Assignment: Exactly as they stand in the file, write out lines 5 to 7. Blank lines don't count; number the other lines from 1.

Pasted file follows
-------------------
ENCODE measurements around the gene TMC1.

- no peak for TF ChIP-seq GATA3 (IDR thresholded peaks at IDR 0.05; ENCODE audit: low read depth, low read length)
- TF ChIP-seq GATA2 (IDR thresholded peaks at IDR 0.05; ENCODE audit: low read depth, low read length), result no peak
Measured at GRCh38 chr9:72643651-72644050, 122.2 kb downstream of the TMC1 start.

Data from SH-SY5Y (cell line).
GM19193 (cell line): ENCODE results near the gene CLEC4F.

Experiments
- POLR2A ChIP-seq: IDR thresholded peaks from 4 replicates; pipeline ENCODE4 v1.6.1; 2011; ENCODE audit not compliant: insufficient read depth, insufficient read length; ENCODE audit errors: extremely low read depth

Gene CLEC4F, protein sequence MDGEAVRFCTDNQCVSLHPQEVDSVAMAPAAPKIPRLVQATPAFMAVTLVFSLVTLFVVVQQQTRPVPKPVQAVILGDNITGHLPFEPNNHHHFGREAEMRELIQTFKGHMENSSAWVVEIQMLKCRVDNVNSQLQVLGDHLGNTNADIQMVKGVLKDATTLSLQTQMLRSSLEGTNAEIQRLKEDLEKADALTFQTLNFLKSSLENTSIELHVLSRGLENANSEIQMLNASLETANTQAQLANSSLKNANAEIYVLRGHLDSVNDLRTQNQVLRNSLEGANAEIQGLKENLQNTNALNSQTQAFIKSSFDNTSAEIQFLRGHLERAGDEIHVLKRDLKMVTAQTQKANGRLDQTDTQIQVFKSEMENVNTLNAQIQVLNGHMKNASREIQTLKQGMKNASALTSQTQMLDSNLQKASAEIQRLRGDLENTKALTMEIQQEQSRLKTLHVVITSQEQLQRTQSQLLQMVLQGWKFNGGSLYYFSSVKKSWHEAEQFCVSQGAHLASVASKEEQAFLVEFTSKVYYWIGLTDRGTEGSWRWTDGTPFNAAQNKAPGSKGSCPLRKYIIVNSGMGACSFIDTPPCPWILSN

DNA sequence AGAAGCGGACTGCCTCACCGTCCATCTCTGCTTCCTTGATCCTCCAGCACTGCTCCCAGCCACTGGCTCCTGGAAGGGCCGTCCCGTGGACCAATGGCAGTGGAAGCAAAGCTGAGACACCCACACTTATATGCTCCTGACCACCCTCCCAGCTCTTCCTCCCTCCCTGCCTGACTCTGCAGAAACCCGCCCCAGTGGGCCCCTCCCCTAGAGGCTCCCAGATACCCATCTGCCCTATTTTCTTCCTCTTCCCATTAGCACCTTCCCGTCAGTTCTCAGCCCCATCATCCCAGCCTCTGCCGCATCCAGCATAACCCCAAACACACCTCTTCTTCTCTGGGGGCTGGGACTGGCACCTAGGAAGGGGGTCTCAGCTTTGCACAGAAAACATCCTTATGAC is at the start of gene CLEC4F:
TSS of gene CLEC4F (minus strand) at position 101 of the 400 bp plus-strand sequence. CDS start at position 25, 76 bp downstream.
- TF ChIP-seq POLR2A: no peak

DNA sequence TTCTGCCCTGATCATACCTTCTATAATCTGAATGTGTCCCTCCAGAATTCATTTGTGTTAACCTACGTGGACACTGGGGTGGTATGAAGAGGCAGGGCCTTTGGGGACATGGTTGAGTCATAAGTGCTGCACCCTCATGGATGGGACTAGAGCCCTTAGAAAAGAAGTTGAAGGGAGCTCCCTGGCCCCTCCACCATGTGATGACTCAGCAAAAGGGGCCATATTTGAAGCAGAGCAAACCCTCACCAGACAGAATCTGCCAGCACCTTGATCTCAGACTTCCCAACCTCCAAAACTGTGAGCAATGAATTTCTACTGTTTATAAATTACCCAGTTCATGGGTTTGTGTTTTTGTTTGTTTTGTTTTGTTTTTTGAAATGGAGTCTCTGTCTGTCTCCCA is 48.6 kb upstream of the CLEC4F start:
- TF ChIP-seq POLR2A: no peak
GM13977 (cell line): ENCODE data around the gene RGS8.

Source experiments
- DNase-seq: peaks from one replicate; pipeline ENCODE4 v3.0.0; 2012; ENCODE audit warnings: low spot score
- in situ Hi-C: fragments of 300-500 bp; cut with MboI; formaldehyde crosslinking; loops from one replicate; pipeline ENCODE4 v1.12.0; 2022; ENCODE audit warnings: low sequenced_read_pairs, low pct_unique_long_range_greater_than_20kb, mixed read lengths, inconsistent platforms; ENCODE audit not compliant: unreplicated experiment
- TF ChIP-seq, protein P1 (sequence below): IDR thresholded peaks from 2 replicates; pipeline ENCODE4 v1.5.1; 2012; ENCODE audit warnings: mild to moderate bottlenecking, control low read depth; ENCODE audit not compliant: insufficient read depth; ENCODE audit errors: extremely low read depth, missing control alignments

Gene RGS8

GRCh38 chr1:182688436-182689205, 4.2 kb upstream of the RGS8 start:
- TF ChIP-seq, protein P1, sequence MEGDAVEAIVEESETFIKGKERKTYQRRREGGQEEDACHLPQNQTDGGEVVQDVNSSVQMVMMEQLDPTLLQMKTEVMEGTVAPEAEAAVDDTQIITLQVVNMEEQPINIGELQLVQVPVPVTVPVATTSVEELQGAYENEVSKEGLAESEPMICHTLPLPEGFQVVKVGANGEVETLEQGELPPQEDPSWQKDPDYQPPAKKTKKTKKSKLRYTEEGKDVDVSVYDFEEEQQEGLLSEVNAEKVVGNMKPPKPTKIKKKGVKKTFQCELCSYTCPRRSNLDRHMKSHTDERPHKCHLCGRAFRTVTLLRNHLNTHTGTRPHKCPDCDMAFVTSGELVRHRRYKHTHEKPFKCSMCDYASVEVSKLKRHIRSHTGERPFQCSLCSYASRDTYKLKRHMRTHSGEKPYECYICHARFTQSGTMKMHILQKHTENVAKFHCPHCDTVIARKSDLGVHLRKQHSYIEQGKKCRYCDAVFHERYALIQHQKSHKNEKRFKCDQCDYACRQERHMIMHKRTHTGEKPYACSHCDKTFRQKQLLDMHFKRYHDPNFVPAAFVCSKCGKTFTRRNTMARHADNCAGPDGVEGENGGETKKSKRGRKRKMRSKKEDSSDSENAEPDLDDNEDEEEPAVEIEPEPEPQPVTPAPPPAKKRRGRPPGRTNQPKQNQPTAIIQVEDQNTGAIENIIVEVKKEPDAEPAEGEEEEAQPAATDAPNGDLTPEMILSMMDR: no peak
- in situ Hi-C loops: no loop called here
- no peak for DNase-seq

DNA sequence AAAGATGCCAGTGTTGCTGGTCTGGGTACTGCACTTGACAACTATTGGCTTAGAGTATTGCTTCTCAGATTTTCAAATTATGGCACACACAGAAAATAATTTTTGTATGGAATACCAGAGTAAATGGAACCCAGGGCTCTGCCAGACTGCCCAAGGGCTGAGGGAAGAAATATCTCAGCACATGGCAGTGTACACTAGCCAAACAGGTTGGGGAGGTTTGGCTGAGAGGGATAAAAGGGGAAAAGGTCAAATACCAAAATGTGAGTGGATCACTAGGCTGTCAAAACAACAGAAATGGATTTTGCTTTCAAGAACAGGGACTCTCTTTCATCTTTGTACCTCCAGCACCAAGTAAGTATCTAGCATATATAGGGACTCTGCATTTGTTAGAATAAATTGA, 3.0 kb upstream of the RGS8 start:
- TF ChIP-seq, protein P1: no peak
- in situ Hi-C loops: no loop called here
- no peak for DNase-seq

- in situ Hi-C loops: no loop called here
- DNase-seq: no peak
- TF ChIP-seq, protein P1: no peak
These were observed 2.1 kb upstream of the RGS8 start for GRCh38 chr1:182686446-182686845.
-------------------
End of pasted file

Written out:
Data from SH-SY5Y (cell line).
GM19193 (cell line): ENCODE results near the gene CLEC4F.

Experiments